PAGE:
University Church reopens after landmark restoration | University of Oxford

University Church reopens after landmark restoration

Oxford University’s historic University Church of St Mary the Virgin has reopened, after undergoing its biggest restoration since the late 19th century.

During a two-year restoration project, many enhancements to the Church have been made, including improved access to the tower and the Clore Old Library, which formed part of the very first University Convocation House.

The restoration project has been led by the University Church Development team with architect Caroe Architecture Ltd. The project has been funded by Heritage Lottery Fund, Clore Duffield Foundation, University of Oxford and the Parish Church Council.

The Church was reopened on Friday March 8 by Canon Brian Mountford, HRH the Duke of Gloucester, Chancellor of the University Lord Patten, and Paul Hudson, Chair of the Heritage Lottery Fund South East Committee. The event also marked the launch of an exciting programme of education and cultural activities.

Canon Mountford said: 'We are delighted with the results of this restoration project and we hope our congregation and hundreds of thousands of annual visitors will be just as pleased with the Church.

'Our attention now turns towards our education project, which will celebrate the Church’s historic relationship with the community of Oxford and the University.'

Stuart McLeod, head of the Heritage Lottery Fund South East, said: 'This church holds a special place in the heart of historic Oxford. The Grade I listing and the 300,000 annual visitors – nearly twice the number of the city’s population - are testament to its rich heritage.'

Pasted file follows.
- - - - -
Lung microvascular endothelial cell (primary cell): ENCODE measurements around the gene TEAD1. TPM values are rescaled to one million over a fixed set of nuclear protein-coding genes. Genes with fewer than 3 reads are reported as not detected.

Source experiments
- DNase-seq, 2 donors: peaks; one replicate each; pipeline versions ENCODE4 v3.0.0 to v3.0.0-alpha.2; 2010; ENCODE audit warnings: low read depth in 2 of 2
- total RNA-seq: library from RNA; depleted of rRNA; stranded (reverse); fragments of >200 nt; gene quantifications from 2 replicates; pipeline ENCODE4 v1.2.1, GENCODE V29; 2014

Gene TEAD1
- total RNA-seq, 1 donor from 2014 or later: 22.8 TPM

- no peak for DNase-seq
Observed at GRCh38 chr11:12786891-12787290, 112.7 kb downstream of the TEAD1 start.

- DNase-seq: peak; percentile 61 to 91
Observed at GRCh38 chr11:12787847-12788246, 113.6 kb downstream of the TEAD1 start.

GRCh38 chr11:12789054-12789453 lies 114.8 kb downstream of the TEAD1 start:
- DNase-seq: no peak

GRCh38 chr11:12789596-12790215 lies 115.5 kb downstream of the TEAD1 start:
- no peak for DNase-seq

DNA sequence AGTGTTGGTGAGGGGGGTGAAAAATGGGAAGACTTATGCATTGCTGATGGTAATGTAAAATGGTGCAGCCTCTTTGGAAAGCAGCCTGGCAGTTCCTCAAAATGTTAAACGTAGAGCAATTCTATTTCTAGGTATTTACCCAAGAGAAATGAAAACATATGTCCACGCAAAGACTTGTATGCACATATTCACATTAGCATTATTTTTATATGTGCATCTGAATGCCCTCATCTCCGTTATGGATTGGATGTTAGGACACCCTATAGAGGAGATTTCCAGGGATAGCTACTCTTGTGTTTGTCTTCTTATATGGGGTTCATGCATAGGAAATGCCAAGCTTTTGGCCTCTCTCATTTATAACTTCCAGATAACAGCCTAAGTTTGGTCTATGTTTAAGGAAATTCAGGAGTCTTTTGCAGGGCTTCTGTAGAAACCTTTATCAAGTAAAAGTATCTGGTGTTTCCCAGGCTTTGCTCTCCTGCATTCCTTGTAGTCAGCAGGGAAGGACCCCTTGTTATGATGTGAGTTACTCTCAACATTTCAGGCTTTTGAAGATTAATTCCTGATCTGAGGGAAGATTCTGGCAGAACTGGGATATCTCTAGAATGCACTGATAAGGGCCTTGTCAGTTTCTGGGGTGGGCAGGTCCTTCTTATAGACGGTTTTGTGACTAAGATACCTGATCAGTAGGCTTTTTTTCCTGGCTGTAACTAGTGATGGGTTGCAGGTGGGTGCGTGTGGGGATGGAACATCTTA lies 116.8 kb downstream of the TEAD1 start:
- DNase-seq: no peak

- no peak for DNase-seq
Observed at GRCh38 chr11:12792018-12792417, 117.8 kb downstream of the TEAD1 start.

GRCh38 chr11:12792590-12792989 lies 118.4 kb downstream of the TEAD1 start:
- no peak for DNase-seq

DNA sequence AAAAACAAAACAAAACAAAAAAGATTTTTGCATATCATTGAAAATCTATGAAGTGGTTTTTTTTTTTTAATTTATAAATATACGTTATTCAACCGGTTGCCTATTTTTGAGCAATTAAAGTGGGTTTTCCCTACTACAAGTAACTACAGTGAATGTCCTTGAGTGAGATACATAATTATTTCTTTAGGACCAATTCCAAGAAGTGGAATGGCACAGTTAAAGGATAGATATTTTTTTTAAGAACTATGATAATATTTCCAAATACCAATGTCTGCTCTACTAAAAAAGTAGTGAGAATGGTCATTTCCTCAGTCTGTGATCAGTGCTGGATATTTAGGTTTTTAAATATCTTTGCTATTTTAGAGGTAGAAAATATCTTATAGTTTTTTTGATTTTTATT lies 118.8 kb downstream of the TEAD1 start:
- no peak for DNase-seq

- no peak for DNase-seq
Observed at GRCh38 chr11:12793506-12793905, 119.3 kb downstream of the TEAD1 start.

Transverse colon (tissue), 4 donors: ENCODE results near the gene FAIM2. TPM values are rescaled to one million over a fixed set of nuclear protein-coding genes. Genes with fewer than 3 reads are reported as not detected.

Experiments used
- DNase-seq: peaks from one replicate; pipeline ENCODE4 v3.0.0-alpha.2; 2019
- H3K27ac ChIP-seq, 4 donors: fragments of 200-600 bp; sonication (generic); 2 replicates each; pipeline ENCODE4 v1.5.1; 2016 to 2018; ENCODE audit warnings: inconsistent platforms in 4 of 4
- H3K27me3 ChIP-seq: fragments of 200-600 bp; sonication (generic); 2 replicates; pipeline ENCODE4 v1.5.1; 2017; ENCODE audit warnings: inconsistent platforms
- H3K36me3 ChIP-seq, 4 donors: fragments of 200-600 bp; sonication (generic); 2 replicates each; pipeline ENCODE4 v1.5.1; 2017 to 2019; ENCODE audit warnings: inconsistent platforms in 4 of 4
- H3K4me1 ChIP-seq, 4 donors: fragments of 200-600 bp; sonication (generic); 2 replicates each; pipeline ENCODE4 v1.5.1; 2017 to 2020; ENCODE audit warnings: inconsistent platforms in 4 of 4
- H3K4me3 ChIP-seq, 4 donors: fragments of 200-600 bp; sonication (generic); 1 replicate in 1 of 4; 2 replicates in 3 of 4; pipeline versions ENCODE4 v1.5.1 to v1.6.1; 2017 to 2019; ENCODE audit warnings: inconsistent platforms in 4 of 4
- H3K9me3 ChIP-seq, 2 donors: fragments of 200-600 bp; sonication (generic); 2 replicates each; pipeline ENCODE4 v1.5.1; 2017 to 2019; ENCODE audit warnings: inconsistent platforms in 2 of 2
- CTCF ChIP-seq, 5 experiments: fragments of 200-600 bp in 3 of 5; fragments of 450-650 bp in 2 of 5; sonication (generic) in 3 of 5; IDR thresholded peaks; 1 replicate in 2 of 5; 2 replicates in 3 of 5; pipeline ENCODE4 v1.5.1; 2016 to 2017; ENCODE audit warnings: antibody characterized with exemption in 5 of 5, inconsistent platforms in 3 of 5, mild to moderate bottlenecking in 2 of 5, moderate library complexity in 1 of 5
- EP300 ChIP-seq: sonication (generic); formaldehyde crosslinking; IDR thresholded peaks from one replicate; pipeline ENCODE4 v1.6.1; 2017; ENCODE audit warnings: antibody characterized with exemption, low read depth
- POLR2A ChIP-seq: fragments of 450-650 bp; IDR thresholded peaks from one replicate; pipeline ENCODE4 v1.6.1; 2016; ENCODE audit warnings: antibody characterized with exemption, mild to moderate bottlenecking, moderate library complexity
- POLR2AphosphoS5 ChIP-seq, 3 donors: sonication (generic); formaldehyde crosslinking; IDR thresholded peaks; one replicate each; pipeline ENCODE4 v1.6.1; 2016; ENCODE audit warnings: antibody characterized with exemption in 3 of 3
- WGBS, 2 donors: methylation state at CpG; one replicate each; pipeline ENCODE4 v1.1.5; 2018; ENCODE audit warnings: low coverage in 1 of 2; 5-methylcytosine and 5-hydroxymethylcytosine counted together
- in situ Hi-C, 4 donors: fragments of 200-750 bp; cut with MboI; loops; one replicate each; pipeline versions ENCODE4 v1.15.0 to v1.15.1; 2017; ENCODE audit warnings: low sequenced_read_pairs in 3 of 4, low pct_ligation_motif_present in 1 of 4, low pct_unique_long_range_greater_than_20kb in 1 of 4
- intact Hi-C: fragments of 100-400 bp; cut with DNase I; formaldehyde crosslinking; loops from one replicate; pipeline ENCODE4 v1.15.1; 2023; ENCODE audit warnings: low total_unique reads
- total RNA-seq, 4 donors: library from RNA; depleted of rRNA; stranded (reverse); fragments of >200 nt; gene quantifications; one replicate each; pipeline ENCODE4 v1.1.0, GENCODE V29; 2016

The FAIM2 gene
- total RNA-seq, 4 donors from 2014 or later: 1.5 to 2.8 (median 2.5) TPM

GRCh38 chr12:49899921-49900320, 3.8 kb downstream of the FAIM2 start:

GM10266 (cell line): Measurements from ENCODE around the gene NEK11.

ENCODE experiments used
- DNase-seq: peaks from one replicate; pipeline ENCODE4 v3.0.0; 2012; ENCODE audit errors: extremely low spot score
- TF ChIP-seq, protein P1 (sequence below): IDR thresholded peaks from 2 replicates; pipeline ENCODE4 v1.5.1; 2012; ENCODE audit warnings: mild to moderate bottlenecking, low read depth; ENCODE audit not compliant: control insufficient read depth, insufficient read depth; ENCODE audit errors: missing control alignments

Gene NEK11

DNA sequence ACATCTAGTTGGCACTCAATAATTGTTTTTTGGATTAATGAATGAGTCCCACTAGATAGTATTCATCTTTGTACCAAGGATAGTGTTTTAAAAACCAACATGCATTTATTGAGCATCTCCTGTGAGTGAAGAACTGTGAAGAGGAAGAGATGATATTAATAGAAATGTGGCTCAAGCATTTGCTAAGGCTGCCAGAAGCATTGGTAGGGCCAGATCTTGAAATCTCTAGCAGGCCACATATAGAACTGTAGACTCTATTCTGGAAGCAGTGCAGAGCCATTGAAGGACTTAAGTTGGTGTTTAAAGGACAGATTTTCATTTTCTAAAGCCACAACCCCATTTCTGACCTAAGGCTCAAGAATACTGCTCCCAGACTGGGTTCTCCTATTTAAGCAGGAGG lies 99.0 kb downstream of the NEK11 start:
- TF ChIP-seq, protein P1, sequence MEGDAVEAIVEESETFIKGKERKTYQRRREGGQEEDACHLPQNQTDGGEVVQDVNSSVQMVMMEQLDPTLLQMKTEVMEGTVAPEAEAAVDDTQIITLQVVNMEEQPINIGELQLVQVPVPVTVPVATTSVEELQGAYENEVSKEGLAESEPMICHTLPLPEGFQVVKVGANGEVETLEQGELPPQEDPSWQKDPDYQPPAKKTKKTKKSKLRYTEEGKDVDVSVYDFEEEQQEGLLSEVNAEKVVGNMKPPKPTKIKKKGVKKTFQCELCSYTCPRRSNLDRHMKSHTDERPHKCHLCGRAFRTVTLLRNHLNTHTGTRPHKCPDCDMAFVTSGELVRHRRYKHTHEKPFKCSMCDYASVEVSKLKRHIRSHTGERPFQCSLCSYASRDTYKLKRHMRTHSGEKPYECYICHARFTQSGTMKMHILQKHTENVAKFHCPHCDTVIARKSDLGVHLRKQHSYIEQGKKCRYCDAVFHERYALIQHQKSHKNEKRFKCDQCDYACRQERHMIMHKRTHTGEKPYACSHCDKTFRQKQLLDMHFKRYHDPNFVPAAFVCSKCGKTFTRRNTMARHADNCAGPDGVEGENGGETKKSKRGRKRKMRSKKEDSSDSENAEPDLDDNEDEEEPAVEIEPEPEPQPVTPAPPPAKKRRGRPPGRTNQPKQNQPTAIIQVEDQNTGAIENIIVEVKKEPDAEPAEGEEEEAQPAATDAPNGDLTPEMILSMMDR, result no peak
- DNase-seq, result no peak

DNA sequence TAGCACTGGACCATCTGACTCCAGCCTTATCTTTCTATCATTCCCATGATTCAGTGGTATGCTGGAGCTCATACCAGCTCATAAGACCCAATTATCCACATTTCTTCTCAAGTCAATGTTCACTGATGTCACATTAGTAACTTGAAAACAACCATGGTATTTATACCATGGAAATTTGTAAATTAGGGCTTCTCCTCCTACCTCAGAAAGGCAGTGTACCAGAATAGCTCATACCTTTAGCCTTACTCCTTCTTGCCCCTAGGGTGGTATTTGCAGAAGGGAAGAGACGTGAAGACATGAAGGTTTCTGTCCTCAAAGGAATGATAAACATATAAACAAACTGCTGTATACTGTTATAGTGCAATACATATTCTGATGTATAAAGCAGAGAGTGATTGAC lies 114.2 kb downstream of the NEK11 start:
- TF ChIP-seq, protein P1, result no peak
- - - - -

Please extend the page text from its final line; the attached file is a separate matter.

Architect Oliver Caroe said: 'Our objective was to restore and enhance the building, creating new energy and sense of purpose. St Mary’s plays an intense public role in the ecclesiastical, cultural and educational life in Oxford, and it is a landmark destination for visitors.  As such, the building has to accommodate a very complex interaction of uses.'

In the main part of the church, the chancel and nave have been restored and revived. The ceiling has been painted and the woodwork, including the 15th century chancel stalls, cleaned and waxed. The highlight in the nave is the addition of a new ‘celure’, a paint effect that recreates a heavenly sky while a direct representation of the Pleiades constellation has been rendered in white gold leaf on a blue background.  A new digitally controlled lighting system has also been installed.

Creating as much public access as possible has been an important feature of the project - the garden has been re-graded to provide wheelchair access, and a lift has been designed to fit within the historical structure.

Outside the building, the stonework has been cleaned and re-dressed in places and the weathercock on top of the spire has been re-gilded.

A new educational project celebrating the history of the Church has begun and this first phase has seen the introduction of a team of new volunteer welcomers and guides. A schools programme is under way and will continue to be developed over the next three years. A series of interpretive interventions are also being installed across the church to the 300,000 annual visitors. Most of these interventions will be in place by the end of March.